You might think that what makes your employees happiest at work is when they’re getting paid boatloads of money and are happy with their jobs. That’s part of the equation, for sure, but it turns out, it’s not entirely that simple.
Yes, money and happiness help us feel good about the work we do. But the feeling of making progress and having a sense of purpose also play critical roles in motivating employees to reach their full potential.
That’s according to Dan Ariely, a professor of psychology at Duke University. In a 2013 TED Talk, Ariely explored what makes the average worker take pride in their job. After conducting numerous experiments, Ariely found that to be motivated, we all need to have a sense of purpose and feel as though others around us appreciate the work we do. (If you don’t have time to watch the 20-minute talk, here’s the transcript.)
So what can managers do to make sure employees feel appreciated and have a sense of purpose?
You might think that recognizing your employees’ hard work has to be a grand gesture. That couldn’t be further from the truth.
In his TED Talk, Ariely explained an experiment that revealed simply looking at an employee’s work and muttering “uh-huh” in agreement can dramatically improve motivation. It turns out it’s a big boost when a manager or person of authority simply acknowledges that a team member has exerted effort on something.
Employee recognition should be much more than that, of course. When employees go above and beyond and do spectacular work, go out of your way to thank them for their contributions. Here are 18 creative ways you can do that. The last thing you want is for hard work to go unappreciated.
Workers are motivated when their employers care about what they think about the business. When employees are asked about their thoughts on new initiatives or the direction the company is headed, they’re inclined to feel as though they’re valued by their organizations. This is important because not even one out of every three employees feels valued by their companies, a figure we uncovered in our 2017 Employee Engagement Report. When you don’t feel valued, it’s hard to be engaged.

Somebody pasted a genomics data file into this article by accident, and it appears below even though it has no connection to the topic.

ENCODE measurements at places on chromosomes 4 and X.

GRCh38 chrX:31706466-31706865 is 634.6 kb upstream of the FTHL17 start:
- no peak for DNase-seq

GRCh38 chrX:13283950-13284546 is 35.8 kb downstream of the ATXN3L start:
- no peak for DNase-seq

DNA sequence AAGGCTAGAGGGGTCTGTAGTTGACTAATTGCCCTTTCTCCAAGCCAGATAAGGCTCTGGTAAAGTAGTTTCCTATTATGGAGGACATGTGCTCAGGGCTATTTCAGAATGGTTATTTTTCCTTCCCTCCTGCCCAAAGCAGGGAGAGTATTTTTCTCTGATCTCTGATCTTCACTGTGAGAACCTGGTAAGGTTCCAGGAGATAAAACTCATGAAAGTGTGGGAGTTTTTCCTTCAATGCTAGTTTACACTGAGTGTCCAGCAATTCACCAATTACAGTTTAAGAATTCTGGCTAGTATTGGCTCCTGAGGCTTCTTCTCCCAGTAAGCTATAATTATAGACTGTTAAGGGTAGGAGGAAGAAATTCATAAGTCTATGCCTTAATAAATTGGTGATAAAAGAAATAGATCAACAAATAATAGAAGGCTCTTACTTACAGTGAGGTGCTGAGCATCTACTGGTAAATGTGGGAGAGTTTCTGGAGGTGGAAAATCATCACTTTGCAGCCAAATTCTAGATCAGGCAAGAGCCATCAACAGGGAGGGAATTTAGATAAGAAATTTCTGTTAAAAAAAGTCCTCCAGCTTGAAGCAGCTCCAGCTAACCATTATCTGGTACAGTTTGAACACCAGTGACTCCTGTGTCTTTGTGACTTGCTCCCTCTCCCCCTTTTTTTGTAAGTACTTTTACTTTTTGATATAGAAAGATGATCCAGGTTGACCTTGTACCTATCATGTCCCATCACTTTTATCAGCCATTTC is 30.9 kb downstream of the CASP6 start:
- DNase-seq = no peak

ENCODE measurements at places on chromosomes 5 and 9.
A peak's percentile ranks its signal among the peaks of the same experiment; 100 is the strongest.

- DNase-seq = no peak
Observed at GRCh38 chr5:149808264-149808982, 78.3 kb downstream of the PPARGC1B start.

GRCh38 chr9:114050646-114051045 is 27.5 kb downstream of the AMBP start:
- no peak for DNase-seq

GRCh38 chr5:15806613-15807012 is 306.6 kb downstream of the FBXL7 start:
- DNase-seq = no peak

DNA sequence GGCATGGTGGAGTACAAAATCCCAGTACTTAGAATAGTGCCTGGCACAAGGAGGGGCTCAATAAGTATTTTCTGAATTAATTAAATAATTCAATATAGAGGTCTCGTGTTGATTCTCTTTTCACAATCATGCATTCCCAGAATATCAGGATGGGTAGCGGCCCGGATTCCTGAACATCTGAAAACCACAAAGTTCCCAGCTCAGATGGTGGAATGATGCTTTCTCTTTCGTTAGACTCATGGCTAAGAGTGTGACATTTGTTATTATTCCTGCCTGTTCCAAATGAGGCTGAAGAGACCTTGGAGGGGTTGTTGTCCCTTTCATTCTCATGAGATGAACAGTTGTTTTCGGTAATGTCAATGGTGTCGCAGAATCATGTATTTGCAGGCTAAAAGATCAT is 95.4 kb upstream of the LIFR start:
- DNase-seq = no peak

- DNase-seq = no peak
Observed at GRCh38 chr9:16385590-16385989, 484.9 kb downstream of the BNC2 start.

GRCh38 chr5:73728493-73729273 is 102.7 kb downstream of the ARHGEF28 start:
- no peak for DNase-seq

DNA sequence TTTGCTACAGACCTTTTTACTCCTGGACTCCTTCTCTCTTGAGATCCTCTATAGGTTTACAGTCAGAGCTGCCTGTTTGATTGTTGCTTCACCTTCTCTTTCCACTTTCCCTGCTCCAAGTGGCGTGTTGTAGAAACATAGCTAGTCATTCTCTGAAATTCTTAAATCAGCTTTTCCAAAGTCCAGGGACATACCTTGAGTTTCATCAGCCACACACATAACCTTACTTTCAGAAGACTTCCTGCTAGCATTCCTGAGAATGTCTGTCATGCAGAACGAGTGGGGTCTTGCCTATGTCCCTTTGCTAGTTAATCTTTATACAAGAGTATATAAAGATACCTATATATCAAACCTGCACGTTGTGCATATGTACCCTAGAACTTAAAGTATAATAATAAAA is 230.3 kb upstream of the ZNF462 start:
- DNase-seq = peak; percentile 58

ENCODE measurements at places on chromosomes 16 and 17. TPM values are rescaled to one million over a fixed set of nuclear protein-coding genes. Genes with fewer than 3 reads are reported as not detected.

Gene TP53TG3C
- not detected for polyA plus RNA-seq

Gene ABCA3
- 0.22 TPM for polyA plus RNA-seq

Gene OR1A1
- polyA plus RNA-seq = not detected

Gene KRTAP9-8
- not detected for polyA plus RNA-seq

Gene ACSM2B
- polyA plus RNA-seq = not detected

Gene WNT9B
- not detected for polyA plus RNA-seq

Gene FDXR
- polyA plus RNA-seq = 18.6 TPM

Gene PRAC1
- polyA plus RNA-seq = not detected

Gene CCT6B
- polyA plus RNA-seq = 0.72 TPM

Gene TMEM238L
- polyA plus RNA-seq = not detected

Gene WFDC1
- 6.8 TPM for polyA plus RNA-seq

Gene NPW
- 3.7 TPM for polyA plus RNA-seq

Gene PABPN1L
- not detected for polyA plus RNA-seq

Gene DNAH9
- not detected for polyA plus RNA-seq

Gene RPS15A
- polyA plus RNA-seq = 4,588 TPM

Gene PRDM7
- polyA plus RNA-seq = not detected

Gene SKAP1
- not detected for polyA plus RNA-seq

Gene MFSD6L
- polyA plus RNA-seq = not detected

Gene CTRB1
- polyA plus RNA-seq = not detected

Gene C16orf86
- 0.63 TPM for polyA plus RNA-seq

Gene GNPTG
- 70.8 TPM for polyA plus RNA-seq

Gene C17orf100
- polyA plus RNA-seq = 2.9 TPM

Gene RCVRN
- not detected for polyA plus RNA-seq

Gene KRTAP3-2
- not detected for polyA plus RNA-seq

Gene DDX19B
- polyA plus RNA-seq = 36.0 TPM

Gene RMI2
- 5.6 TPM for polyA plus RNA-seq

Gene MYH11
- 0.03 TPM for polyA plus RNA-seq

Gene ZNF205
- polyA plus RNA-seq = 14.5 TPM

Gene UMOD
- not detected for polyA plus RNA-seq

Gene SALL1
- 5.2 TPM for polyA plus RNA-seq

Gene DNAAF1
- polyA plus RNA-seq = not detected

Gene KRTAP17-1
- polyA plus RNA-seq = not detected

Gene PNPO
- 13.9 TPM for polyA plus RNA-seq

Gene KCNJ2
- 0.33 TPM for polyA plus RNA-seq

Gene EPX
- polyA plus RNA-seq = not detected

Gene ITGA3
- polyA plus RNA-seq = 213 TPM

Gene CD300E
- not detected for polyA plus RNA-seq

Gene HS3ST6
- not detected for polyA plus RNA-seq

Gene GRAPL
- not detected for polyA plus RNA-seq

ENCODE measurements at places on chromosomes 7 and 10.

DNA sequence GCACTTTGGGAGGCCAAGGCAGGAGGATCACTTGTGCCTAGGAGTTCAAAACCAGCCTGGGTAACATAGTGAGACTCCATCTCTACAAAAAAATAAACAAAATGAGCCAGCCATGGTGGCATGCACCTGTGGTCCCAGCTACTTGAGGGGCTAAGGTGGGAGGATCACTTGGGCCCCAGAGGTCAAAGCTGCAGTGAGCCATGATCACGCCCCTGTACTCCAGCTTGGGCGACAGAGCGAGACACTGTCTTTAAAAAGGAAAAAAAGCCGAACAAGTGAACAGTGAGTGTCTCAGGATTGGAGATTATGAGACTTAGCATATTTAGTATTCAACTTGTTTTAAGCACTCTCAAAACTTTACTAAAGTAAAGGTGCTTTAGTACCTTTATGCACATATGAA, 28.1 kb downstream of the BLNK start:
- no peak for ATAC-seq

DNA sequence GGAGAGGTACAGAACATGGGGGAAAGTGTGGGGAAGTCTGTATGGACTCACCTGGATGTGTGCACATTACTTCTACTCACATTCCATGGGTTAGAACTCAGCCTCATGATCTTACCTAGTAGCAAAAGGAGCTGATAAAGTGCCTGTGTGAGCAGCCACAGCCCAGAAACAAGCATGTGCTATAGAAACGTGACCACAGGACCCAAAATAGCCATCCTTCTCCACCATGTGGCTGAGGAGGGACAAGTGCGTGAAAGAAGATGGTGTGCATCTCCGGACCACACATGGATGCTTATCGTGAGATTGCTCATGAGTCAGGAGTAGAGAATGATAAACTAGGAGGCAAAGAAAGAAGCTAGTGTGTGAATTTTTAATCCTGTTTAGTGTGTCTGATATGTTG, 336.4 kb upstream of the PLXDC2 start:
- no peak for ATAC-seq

Solicit feedback from your staff on a regular basis. Because some workers — particularly the introverted ones — might be uncomfortable sharing negative feedback with their superiors, use pulse surveys that enable employees to relay their thoughts anonymously.
Even the best engineer in the world will eventually tire of writing code all day. When you’re forced to tackle the same kinds of responsibilities over and over and over again, it can be hard to find a sense of purpose in your work. Over time, you feel like a machine, cranking out the same stuff on a daily basis.
There’s an easy fix to this problem: let your workers take on projects they normally wouldn’t. Maybe that engineer is sick of writing code and wants to write a blog post instead. Or maybe they want to ride along on a sales call.
When you give employees your blessing to work on pet projects or develop new skills by working in other departments, they’re more likely to be motivated. In addition to breaking a monotonous routine, employees grow as professionals — a win-win scenario.